So, let me count the ways…
1) It’s very strangely written, almost like an accountant’s dissertation on the difference between gross and net…
I stared at the deep-voiced boy, taken aback, but he was looking away towards the dark forest behind us. He’d said that the Cullens didn’t come here, but his tone implied something more – that they weren’t allowed; they were prohibited. His manner left a strange impression on me, and I tried to ignore it without success.
… the girl is supposed to be 17 years old for gawds sake, she sounds like an old man smoking a pipe and wearing a cardigan with leather elbow patches.
But that’s not why I hate Twilight.
2) Nothing happens! Abso-bloody-lutely nothing. I kept waiting for the excitement and tension and the fulfilment of the promises given in the first line of the Preface…
I’d never given much thought to how I would die – though I’d had reason enough in the last few moths – but even if I had, I would not have imagined it like this.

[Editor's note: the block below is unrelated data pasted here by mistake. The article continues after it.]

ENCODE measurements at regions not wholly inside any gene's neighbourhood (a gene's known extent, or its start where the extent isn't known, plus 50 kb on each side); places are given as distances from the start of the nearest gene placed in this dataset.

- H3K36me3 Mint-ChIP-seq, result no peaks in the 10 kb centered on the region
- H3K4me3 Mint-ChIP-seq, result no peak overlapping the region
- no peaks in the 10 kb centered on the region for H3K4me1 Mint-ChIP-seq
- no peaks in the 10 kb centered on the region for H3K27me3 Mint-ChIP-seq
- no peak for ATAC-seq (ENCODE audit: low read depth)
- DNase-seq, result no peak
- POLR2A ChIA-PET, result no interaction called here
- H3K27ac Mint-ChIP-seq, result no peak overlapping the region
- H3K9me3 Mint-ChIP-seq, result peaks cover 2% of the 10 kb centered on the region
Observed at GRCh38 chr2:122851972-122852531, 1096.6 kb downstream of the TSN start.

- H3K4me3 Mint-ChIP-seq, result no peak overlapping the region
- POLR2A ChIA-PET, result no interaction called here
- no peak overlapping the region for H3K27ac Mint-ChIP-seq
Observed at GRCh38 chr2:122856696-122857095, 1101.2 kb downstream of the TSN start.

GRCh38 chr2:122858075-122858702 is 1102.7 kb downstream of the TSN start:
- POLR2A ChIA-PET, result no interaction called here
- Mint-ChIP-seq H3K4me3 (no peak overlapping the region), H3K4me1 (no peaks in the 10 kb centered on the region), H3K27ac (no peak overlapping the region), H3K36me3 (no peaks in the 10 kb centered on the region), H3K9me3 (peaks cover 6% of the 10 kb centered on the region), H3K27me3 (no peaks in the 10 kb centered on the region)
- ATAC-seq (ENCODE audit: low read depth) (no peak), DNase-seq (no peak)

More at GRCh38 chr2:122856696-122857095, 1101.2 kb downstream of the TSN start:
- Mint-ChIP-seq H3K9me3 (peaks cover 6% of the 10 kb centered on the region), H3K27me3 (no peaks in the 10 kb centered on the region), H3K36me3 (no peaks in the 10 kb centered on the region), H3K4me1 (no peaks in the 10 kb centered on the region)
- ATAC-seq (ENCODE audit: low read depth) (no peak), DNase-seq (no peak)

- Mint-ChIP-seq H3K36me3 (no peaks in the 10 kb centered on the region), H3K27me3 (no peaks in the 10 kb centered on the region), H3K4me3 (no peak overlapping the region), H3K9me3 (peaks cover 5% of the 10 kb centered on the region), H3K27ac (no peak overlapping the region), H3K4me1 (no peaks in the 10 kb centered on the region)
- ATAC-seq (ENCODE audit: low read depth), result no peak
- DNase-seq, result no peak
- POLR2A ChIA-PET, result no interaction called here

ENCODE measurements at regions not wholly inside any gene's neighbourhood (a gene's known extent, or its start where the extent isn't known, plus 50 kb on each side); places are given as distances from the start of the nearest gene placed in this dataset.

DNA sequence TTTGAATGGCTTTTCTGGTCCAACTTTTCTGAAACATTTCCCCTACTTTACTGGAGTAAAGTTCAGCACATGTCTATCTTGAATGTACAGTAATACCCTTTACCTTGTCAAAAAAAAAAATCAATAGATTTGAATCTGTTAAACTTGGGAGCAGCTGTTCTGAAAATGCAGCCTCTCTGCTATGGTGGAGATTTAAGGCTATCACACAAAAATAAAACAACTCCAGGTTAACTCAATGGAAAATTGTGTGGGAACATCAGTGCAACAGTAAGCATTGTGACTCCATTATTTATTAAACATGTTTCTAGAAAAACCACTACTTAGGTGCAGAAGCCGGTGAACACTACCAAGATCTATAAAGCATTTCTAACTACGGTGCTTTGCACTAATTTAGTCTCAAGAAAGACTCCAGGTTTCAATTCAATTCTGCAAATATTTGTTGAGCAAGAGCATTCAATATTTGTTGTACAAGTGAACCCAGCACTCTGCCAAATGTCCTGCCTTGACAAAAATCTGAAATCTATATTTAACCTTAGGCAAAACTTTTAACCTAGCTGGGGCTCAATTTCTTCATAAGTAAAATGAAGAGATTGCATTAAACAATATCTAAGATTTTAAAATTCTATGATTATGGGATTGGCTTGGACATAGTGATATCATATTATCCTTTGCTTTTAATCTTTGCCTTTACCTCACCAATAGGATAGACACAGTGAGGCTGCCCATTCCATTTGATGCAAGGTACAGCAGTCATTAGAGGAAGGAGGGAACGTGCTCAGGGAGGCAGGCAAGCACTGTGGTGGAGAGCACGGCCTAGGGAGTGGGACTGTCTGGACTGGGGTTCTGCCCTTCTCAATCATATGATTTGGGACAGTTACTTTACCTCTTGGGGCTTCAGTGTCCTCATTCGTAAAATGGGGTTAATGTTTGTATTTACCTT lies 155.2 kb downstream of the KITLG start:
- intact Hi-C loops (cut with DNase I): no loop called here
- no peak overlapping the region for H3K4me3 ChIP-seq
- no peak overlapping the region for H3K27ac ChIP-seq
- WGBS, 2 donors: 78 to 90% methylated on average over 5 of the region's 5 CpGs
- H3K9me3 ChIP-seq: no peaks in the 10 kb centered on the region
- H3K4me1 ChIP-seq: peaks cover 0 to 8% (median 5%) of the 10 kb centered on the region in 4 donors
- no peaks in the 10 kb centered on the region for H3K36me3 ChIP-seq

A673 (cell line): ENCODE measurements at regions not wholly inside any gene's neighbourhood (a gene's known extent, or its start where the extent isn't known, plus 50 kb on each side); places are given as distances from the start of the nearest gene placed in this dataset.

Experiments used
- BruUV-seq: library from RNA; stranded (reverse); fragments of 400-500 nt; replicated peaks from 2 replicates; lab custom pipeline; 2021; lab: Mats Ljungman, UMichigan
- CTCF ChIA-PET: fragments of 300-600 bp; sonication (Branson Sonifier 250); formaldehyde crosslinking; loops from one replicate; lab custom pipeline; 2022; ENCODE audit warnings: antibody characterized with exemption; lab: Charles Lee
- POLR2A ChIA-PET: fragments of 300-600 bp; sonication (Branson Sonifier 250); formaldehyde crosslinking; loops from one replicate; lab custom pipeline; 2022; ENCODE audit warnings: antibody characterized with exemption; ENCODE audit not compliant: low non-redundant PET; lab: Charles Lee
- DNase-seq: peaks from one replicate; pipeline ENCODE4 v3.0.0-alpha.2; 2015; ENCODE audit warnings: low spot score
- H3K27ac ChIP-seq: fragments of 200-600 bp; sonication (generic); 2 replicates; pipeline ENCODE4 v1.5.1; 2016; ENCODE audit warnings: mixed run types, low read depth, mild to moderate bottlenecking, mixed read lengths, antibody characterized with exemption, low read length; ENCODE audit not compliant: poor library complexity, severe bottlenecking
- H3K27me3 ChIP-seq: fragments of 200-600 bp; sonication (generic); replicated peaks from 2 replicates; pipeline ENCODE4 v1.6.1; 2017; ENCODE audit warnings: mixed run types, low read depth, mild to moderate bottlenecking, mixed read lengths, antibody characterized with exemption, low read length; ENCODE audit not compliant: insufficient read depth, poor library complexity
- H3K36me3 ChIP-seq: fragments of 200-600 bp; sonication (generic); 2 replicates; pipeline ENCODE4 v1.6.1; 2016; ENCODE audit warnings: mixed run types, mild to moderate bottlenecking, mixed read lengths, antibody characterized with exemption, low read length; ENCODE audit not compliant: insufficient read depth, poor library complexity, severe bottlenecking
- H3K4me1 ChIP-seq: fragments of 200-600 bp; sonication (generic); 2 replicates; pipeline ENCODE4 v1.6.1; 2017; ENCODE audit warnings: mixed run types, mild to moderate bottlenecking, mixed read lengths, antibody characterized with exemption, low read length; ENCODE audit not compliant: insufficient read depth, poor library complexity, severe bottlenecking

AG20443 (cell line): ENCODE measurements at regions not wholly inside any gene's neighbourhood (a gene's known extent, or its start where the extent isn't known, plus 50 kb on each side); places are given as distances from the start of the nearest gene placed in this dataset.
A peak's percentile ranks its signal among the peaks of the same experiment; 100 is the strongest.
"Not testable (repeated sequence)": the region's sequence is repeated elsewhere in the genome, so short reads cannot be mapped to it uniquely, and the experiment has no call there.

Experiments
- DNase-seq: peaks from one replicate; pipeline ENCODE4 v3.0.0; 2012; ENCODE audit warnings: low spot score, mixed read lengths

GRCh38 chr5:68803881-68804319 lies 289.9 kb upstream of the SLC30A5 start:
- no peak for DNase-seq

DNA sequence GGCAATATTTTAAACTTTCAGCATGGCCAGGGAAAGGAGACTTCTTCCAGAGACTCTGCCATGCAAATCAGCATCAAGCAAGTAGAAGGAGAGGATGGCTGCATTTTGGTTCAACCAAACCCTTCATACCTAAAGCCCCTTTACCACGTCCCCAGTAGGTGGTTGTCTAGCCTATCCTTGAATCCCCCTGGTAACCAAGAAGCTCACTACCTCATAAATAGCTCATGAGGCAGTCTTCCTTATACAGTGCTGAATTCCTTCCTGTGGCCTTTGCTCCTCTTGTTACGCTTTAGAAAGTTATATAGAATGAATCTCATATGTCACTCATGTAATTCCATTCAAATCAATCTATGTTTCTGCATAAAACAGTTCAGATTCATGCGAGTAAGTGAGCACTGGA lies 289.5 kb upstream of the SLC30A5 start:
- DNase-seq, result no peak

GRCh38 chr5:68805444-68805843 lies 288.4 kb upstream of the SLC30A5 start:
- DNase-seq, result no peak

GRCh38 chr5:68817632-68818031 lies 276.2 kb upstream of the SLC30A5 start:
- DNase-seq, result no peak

… would you not have expected something wild and terrorising after this? It is a book about Vampires after all. But no… pages and pages of touching and looking and angsting and Edward not being in Biology, and then him being there, and then not… and nothing momentous at all. And then, when there is an opportunity for a big fight and loads of action Bella passes out and we miss it! WTF??? I threw the book at the wall at that point (only to retrieve it 10 minutes later and start reading again… really it was the drugs!).
But this isn’t why I hate Twilight.
3) Everyone is beautiful and the way they’re described is almost nauseating. I got to the stage where I wondered if I could survive reading any more about alabaster skin and billowing caramel hair and perfect lips. Ack!